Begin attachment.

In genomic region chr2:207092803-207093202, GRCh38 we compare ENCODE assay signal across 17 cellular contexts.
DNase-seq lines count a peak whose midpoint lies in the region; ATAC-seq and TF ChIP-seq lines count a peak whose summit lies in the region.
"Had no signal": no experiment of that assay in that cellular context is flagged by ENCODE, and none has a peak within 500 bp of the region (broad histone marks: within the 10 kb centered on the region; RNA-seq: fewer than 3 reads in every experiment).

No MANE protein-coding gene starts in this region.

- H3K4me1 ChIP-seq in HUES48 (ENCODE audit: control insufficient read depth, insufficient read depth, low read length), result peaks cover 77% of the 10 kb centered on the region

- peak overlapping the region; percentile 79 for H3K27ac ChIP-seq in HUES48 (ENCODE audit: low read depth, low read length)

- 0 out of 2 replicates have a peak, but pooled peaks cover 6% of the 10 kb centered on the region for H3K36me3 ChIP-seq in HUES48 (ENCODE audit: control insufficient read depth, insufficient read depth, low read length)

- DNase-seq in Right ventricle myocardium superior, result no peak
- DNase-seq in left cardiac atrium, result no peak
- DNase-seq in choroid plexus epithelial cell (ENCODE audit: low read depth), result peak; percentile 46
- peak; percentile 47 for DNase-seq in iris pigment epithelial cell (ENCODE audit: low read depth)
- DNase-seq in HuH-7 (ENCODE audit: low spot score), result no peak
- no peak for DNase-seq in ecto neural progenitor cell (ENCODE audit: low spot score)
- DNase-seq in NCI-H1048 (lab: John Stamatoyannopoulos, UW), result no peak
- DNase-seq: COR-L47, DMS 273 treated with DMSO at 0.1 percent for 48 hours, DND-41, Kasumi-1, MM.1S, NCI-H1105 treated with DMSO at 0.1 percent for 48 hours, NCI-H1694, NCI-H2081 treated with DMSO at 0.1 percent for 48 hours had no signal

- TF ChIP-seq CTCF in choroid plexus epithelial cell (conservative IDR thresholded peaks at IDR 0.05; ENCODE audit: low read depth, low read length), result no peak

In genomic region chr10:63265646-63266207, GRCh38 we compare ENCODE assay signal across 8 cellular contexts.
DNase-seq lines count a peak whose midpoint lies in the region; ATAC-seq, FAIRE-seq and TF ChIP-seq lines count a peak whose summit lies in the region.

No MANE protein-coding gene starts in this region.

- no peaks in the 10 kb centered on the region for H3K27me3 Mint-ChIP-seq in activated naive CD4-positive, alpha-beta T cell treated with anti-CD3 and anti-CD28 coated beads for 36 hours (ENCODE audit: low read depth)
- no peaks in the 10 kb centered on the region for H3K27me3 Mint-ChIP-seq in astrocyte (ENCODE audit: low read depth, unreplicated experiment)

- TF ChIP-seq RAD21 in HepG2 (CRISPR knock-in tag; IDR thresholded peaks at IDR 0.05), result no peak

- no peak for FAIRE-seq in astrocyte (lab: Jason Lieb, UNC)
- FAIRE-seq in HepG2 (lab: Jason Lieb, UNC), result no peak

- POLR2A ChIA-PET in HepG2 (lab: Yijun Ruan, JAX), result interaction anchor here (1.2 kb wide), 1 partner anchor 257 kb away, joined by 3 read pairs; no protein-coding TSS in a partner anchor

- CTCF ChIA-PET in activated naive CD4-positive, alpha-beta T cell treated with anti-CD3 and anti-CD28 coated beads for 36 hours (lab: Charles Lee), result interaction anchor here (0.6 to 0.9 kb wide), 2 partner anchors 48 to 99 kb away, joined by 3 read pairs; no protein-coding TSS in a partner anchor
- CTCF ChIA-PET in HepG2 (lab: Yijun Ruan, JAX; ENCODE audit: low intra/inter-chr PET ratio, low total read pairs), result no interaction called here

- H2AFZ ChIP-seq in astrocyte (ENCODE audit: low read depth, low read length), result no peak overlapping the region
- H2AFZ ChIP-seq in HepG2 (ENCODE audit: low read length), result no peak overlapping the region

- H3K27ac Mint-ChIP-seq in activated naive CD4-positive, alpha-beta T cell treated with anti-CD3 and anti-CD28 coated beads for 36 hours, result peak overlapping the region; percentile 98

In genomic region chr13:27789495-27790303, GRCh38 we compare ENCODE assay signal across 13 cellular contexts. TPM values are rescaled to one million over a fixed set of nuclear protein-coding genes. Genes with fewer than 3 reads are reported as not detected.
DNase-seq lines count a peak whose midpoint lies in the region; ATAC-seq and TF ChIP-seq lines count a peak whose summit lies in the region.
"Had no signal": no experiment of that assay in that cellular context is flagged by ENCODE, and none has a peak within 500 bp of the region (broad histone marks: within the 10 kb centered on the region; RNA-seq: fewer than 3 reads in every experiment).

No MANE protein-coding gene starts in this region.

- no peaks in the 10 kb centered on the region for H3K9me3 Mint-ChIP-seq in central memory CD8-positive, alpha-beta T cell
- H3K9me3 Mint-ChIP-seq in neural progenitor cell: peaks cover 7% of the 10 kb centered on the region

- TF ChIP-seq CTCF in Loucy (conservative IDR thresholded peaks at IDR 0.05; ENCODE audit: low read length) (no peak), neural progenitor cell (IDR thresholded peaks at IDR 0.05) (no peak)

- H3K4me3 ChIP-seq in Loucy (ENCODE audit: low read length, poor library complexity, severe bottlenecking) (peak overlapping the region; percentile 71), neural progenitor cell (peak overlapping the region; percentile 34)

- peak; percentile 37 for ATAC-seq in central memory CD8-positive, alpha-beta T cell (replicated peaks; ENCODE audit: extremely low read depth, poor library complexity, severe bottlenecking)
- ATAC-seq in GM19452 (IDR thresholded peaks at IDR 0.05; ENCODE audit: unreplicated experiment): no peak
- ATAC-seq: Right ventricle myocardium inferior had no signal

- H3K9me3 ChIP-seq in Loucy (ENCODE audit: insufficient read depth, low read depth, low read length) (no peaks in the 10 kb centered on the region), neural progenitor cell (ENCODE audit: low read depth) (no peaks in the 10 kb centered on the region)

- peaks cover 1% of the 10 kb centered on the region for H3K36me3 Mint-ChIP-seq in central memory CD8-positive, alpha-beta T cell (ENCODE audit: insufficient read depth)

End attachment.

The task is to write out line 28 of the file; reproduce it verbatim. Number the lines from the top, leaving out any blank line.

- H2AFZ ChIP-seq in astrocyte (ENCODE audit: low read depth, low read length), result no peak overlapping the region